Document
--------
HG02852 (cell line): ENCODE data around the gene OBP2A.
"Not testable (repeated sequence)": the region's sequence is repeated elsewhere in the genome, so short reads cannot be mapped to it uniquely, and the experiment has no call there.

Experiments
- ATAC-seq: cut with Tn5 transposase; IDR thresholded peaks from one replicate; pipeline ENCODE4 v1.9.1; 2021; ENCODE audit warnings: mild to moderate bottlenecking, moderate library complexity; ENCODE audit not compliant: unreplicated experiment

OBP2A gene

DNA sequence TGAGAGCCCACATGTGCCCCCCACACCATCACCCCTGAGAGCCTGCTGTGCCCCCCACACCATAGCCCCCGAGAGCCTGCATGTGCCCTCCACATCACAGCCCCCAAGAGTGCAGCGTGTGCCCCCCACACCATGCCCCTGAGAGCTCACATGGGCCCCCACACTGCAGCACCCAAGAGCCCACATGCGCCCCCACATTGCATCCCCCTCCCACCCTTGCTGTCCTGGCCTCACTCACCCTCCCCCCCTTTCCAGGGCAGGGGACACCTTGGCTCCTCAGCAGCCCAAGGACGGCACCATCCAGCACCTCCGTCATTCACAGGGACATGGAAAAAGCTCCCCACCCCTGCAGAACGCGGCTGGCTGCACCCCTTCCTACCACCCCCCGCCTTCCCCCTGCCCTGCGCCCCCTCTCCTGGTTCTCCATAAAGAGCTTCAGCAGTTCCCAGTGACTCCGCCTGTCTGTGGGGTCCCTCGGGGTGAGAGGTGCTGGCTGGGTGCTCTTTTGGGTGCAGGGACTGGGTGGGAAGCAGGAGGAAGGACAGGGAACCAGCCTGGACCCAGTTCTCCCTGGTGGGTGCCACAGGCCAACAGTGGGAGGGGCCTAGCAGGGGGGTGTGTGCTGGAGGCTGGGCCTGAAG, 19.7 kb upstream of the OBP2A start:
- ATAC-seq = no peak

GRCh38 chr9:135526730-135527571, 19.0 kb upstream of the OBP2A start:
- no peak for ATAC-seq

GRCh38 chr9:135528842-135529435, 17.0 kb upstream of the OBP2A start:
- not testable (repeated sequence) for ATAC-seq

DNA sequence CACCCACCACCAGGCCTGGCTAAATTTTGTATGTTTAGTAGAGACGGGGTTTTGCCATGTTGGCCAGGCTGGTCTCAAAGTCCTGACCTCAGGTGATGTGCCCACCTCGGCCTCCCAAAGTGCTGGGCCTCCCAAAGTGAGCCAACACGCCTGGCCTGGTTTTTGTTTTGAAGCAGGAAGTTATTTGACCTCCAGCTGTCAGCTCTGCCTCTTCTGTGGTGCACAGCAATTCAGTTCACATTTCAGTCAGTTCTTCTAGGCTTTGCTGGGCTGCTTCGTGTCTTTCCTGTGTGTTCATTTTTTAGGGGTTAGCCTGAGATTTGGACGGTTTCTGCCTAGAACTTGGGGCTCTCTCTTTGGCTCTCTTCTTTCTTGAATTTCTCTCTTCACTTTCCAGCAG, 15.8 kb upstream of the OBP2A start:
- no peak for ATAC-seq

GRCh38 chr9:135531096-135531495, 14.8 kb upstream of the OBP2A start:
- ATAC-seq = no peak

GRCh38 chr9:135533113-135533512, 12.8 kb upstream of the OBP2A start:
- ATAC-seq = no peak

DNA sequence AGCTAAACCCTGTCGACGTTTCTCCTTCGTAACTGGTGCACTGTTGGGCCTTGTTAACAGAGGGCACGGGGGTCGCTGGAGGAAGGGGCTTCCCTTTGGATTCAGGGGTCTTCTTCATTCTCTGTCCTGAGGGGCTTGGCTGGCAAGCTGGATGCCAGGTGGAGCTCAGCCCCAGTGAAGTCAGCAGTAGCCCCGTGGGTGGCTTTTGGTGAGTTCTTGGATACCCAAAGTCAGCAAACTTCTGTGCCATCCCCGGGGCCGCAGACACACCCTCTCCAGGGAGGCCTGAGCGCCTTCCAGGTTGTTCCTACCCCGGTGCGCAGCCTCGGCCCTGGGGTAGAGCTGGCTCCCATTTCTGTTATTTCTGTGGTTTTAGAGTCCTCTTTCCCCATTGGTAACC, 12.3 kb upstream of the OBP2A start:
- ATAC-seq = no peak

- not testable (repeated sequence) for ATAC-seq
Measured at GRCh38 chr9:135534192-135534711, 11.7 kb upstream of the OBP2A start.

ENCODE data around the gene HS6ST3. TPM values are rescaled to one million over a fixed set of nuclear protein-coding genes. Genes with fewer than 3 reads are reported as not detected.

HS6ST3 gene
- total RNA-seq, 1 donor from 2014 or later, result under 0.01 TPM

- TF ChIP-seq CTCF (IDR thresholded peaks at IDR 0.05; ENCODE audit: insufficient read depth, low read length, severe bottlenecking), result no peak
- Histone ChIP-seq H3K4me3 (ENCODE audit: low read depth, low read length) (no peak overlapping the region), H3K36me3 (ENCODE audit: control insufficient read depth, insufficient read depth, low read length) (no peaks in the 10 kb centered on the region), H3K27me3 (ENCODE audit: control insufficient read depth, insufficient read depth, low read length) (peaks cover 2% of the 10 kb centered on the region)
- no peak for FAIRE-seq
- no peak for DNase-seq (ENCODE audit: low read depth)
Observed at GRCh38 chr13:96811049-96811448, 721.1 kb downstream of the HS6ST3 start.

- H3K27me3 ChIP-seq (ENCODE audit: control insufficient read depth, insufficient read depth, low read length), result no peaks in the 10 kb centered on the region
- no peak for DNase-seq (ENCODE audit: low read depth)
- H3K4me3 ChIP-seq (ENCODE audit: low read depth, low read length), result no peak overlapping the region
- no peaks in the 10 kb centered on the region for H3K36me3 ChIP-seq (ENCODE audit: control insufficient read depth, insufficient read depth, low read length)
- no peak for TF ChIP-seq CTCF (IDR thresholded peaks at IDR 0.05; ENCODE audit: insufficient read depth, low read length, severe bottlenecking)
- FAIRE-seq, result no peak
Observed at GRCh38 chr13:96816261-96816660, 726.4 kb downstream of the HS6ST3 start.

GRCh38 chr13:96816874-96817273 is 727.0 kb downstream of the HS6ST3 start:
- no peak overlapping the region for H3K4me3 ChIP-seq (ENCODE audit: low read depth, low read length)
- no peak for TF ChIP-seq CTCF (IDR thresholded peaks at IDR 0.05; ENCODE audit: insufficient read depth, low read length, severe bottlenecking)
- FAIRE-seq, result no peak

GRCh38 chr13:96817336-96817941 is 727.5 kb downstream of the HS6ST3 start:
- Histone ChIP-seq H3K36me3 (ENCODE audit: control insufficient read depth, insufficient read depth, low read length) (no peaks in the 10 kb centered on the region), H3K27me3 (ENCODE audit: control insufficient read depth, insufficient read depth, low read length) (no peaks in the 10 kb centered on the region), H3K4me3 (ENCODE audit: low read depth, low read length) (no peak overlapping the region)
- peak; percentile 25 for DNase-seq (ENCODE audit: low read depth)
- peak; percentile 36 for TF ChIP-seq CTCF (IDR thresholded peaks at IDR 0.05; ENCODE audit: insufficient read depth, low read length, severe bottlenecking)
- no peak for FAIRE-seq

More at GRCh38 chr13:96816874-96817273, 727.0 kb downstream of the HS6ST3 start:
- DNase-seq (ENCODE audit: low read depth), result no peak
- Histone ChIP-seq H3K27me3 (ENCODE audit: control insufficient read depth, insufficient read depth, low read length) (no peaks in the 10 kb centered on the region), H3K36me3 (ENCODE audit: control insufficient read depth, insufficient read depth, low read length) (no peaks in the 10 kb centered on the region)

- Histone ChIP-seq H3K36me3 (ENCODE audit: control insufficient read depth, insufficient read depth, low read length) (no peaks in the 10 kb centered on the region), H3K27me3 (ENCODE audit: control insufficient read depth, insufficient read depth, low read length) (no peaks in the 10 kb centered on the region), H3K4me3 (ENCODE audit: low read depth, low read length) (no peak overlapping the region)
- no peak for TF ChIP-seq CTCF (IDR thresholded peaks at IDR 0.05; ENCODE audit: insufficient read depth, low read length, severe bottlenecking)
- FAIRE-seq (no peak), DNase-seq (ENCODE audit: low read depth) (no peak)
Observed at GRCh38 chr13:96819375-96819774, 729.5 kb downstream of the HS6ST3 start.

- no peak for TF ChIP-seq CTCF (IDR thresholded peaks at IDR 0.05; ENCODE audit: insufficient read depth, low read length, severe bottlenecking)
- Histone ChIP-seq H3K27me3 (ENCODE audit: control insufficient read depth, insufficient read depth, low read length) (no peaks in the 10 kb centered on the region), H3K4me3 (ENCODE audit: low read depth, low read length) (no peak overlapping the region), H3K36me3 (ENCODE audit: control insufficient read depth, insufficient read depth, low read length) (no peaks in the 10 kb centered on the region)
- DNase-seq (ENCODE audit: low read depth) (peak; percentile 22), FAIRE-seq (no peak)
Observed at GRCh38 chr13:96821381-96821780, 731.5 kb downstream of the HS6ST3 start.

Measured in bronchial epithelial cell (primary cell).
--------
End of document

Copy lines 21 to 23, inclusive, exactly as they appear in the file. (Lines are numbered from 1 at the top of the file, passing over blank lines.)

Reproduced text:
Measured at GRCh38 chr9:135534192-135534711, 11.7 kb upstream of the OBP2A start.

ENCODE data around the gene HS6ST3. TPM values are rescaled to one million over a fixed set of nuclear protein-coding genes. Genes with fewer than 3 reads are reported as not detected.

HS6ST3 gene